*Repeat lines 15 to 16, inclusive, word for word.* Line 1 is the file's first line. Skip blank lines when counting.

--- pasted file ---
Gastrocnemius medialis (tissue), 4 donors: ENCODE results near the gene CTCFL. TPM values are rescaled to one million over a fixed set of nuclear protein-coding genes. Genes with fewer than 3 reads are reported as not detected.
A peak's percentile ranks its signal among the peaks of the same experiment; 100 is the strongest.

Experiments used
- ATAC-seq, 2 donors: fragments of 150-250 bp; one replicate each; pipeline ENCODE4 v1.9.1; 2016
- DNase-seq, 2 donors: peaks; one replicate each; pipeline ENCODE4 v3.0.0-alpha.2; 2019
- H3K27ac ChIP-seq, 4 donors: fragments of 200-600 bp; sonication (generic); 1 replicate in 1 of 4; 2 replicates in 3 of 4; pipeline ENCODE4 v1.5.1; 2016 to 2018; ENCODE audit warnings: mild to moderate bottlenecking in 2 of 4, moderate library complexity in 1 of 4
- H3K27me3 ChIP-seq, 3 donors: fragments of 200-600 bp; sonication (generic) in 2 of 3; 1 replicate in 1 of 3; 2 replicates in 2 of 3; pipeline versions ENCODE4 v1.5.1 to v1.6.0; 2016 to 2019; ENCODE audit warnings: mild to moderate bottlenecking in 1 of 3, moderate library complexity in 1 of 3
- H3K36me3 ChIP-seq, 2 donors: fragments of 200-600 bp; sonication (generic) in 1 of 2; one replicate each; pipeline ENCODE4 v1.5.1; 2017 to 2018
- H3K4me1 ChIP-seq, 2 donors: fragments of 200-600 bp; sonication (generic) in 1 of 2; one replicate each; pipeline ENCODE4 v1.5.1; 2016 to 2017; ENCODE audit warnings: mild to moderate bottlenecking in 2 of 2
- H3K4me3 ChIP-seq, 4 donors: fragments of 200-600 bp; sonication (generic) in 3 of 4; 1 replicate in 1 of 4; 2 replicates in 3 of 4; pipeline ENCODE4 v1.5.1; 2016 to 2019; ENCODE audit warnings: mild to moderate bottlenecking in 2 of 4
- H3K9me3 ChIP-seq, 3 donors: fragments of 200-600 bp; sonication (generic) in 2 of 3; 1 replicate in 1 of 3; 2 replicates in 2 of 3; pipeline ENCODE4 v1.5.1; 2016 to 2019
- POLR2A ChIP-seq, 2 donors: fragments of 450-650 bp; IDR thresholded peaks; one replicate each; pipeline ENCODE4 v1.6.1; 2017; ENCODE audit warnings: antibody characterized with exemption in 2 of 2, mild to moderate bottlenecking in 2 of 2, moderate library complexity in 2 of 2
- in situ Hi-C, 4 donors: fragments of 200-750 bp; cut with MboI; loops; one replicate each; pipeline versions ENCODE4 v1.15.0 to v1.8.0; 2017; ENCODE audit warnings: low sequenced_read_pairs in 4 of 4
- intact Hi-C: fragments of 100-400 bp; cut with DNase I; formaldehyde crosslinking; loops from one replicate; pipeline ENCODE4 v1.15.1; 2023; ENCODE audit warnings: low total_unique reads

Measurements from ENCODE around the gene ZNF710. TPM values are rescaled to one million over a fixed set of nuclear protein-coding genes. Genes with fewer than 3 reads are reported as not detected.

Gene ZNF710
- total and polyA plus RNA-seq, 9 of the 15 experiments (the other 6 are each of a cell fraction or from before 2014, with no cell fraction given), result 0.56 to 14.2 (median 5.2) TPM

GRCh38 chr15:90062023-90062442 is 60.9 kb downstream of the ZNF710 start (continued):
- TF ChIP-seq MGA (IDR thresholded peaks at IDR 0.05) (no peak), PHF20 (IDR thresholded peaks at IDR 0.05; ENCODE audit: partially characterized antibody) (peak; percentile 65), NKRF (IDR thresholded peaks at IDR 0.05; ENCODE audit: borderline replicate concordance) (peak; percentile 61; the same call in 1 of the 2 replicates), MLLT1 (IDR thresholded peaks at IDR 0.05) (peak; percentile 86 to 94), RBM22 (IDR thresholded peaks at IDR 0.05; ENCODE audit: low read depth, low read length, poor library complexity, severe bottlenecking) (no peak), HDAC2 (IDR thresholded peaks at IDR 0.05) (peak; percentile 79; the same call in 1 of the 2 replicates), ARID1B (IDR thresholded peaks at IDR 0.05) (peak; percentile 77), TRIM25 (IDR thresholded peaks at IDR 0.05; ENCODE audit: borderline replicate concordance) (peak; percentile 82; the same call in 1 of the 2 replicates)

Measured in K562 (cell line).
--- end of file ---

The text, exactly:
Measurements from ENCODE around the gene ZNF710. TPM values are rescaled to one million over a fixed set of nuclear protein-coding genes. Genes with fewer than 3 reads are reported as not detected.

Gene ZNF710